Omertà by Mario Puzo

“Some honorable men spend their whole life preparing for a supreme act of treachery”

– Mario Puzo in OmertÀ

            You know when you hear great words on a novel and forever memorize the author’s name? You then wish to know his career evolution, discover his work and assume being his number 1 fan right from the get go? I’m not ashamed to say that I am one of those people and Mario Puzo was the author’s name. Folks, I have to give you all a quick little life lesson. Some artists do not create masterpieces, 5 star worthy, mind boggling creations throughout their whole life. They have their ups and downs. They create pieces that might not suit everyone’s interests and definitely might not always get your praise. Authors are no exception. Omertà is my first novel from Mario Puzo; yes, before the beloved Godfather. And this was one of Puzo’s work that had my expectations really high and didn’t manage to satisfy them. Omertà is the story of Astorre Viola, an adopted child by the Great Don Raymonde Aprile. Molded early in his childhood, The Great Don saw in this child the perfect Mafioso. He acquainted him to Sicily and all the traditions that run through Sicilian blood. Seen by the Great Don’s children as a normal person who loves to ride horses as a pastime, Astorre never drawed suspicion on his knowledge of criminal activities. He vowed young to always respect Omertà, the code of silence. After a tragic event, Astorre sees that his time has come to reign over the empire his adoptive father has left behind.

“Do not count on the gratitude of deeds done for people in the past,you must make them grateful for things you will do for them in the future.”

– Mario Puzo in OmertÀ

            I have to admit it wasn’t amazing. The writing is simple and straight-forward. It promotes an easy read and strictly contends to telling the story without seeking depth. It does help portray Sicily as a beautiful place to discover and visit, but it never manages to capture the readers mind and spirit when it comes to story-telling. It’s one of those novels you just pick up in your local bookstore, read through it and set it back on your shelves. Omertà is basically a fun read. Nothing more, nothing less. Right from the start you find out who the killers are and quickly lose a potential character. SPOILER HERE: Hover over text to read. As you progress, you are introduced to the Great Don’s children and Astorre Viola. All the characters couldn’t be flatter and boring. The antogonists aren’t interesting and the cop on the case, Kurt Cilke, is hard to adore. Mario Puzo still manages to make the cop seem conflicted and in a tight spot, but there never was that little push needed to make us empathize with the characters. Mr. Cilk wasn’t sparred on that matter too. The story does have some interesting events, but they don’t manage to compensate for the lack of intrigue in the novel. SPOILER HERE: Hover over text to read. In fact, I have to say that the ending was really poor, stale. The happy ending wasn’t satisfactory as well. What happened, man. You could’ve thought of a better showdown than that… Come on! SPOILER HERE: Hover over text to read.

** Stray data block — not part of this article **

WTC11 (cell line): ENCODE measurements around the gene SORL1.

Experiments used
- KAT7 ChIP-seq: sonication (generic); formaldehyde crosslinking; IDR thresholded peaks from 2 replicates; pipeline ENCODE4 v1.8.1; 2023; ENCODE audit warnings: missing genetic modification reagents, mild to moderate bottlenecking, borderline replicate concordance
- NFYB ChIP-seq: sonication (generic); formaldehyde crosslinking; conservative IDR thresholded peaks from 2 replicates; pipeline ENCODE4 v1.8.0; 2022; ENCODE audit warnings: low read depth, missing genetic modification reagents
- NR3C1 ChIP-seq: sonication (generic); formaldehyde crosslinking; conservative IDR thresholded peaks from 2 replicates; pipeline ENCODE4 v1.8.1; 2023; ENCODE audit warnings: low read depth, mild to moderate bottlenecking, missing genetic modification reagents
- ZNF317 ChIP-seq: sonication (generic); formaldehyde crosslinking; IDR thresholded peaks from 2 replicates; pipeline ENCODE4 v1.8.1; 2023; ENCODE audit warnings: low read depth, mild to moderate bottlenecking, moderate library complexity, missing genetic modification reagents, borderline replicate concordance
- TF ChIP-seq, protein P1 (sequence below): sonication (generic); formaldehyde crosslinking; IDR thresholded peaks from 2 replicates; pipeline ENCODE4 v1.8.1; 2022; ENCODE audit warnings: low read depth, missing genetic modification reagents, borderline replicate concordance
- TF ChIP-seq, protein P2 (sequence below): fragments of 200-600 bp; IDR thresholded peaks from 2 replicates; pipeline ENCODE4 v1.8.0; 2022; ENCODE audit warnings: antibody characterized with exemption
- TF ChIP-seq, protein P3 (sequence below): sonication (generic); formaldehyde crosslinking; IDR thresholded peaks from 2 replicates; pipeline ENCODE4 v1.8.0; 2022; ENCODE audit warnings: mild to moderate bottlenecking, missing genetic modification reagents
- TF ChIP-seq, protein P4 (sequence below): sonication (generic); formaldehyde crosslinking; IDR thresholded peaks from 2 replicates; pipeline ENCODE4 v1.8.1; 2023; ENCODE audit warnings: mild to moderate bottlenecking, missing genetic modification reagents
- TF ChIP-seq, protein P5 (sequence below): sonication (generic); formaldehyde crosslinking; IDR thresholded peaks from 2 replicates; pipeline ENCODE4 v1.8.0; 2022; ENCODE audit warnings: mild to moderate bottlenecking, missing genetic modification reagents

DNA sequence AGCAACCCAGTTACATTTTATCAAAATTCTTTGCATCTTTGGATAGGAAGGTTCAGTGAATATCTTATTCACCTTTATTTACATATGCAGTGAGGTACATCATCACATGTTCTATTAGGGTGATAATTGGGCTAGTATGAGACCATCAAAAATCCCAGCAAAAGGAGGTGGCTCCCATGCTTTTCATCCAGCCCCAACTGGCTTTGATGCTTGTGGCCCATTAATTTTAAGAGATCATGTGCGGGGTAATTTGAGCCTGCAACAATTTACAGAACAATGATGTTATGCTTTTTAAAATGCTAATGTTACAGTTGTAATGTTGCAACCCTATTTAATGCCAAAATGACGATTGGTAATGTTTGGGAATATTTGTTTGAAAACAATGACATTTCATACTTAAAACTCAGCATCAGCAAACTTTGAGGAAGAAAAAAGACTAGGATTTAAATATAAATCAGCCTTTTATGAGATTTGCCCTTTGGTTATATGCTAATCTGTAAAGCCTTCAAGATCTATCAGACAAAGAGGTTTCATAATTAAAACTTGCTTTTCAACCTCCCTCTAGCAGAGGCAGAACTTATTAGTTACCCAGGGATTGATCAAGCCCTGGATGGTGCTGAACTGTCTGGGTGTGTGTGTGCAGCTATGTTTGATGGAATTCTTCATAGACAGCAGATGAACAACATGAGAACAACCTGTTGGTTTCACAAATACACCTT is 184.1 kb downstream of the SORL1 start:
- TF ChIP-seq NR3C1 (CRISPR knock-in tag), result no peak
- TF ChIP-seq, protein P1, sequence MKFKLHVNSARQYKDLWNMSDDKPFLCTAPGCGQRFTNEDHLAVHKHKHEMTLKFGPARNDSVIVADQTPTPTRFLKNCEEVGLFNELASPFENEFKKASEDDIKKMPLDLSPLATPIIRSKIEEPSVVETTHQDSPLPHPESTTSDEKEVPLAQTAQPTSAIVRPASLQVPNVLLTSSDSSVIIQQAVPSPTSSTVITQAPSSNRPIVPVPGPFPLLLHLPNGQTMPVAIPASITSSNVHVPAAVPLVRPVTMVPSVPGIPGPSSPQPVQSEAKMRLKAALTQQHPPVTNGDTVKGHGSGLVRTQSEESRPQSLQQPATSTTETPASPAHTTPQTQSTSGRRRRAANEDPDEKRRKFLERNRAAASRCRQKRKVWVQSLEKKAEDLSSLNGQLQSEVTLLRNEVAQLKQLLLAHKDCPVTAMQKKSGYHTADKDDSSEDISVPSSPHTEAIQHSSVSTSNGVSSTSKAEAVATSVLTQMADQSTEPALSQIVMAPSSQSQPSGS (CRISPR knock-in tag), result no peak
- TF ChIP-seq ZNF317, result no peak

“Do not exercise power because it is easy to your hand. And do not get carried away with a certainty of victory when your intellect tells you there is even a hint of tragedy.”

– Mario Puzo in OmertÀ

            Mario Puzo never misses the opportunity to mention omertà in all his novels. There will always be a sentence mentioning that a character believes in omertà or that one doesn’t respect it at all. This Sicilian code of honor that forbids individuals to speak of crimes to anyone that it doesn’t concern is a huge element in this novel. Isn’t that surprising. Being an adopted child, Astorre abided by this code and blended into society perfectly. He was portrayed as a flawless character, yet remained someone fictional, hard to believe that he was “real”. Readers would find it tough to attach to him and find any connection whatsoever. If you ask me, Omertà is a nice and fun page-turner and should be taken lightly. It completely lacks the psychological details that The Godfather has and even without comparing it to that classic, you can tell that the story was told in a way that makes it burdensome for readers to see more into the characters. When reading this novel, you just have to kick back and relax. It will definitely get you through the 400 page novel fairly quickly but it won’t leave much of a mark once you’re done with it. As some people might know, Omerta and The Family are two books that Mario Puzo never saw published and had their manuscripts completed by another author. I’m going to go on to believe that that was the case and that this wasn’t completely Mario Puzo’s work. Why not, right? The Godfather was way too good for Omertà and The Family to ruin his image! Long live Puzo and his curiosity for mafia networks!

“I do not seek it or desire it. If I must, I will accept the punishment for all my sins.”

– Mario Puzo in OmertÀ

            Don’t forget to share your thoughts on this novel, as well as like this review and follow us as we continue to write reviews for you guys to read. So what are you waiting for? If you’re interested in this novel, you can purchase a copy of Omertà by clicking on this hyperlink !

My overall rating: ★★★☆☆/

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6 thoughts on “Omertà by Mario Puzo

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